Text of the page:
One of the best things about love is having someone to come home to. When you’ve had the worst kind of day and all you want is collapse on the couch and vent to someone sympathetic, it’s enormously comforting to know that your honey will be there with a cup of tea (or, perhaps, a gin and tonic) and a listening ear.

Well, you’re in a long distance relationship, so you can’t make each other a cuppa and run a bath. You can’t even give them a hug when they’re down. So what can you do?

Here are 7 ways to be there for your long distance boyfriend or girlfriend when they’ve had a truly terrible day.

1. Make time for them

If you can, clear your schedule for the evening so that you’re available to talk.

If you are unavoidably busy and can’t afford to cancel plans, let them know that you’ll be thinking of them in the meantime and that you’re looking forward to being able to talk properly later. Be as specific as you can about when you’ll be able to give them a call and then follow through – this helps to build trust and lets them know that they’re a priority.

2. Give them space if they need it

Alternatively, they may not want to discuss things immediately. If so, respect their decision and let them know that you’ll be there when they do want to talk.

3. Ask if they'd like to talk about it or to do something distracting

Sometimes, discussing what upsets you can be cathartic. Other times, you’d rather just forget all about it and do something light and fun.

Have a movie night, have a virtual date, or simply talk. You could also have an old-fashioned audio-only phone call – this can help if your S.O. is feeling self-conscious.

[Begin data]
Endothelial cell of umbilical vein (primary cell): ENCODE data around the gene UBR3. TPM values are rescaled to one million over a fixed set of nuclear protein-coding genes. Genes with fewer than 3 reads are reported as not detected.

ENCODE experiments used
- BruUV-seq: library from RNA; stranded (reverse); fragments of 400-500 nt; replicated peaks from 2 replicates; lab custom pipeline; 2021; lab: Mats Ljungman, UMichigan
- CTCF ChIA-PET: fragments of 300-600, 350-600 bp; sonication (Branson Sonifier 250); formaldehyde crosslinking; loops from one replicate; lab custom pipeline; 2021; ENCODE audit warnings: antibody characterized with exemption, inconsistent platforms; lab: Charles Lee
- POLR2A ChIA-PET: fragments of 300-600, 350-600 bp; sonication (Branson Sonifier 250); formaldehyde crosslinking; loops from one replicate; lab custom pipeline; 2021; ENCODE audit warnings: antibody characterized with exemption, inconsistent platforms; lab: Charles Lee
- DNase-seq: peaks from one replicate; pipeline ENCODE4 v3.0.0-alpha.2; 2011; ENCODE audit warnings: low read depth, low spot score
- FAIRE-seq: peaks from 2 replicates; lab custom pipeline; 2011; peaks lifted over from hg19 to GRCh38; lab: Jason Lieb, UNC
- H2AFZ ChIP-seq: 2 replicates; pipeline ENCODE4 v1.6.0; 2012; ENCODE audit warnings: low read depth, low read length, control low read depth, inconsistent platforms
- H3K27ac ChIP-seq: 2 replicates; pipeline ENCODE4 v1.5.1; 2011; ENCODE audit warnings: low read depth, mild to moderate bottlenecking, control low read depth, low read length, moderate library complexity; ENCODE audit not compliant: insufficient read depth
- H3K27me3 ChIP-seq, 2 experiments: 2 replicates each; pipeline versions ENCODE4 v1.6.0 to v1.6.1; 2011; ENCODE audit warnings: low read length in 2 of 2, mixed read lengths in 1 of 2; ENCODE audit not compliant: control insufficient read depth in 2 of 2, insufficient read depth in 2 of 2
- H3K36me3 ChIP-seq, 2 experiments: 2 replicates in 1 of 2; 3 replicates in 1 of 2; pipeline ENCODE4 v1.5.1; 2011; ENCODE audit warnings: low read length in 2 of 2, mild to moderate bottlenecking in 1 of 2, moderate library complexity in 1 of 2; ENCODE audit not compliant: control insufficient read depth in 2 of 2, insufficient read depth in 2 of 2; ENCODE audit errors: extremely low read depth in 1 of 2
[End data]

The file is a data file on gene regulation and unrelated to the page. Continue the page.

4. Let them vent if they want to (but don't let them take it out on you)

Sometimes it feels good to let off some steam. Absorb some of that, nod, be understanding, acknowledge their feelings. 

You can’t expect them to be upbeat and positive at a time like this – and indeed, it can be really annoying to hear comments like ‘look on the bright side’ or similar when you’re having a bad time. So try not to turn a negative into a positive. Instead, just listen. 

However, don’t let them redirect their frustration or negative feelings towards you. If there is something that bothers one or both of you about the relationship in general, address this at a time when you’re both calm. 

5. Actively listen and ask questions

Active listening is skill that can benefit pretty much every aspect of your life, so it’s worth taking some time to practice and learn.

Whenever you’re having a conversation, try doing these things:

  • Be aware of your body language and gestures – even if you’re just talking on the phone
  • Ask questions about things they have said
  • Don’t interrupt, but encourage them to continue with small verbalisations, like ‘yeah’ and ‘mmhmm’
  • Try to avoid assuming things and ask them to explain something if you’re not sure what they mean

Most of all, be aware of that feeling you get when someone is talking and you’re just bursting to speak yourself – it will come across even if you don’t realise it. Take a breath and bring your attention back to them. 

6. Follow up with something sweet

Next day, send them a morning text and ask how they’re doing. Perhaps pick up their coffee tab as well (you can use an app for this). 

7. Don't feel like you need to have all the answers

Often, we don’t want someone to solve a problem for us – we just want them to hear it and to share some of the frustration, disappointment etc.

Unless they directly ask you for advice, try to avoid proposing solutions at this point. That isn’t to say you shouldn’t give advice at a later time, but it probably isn’t going to be helpful when they’re in the middle of all these intense emotions. So hold off for now and just focus on being there for them.

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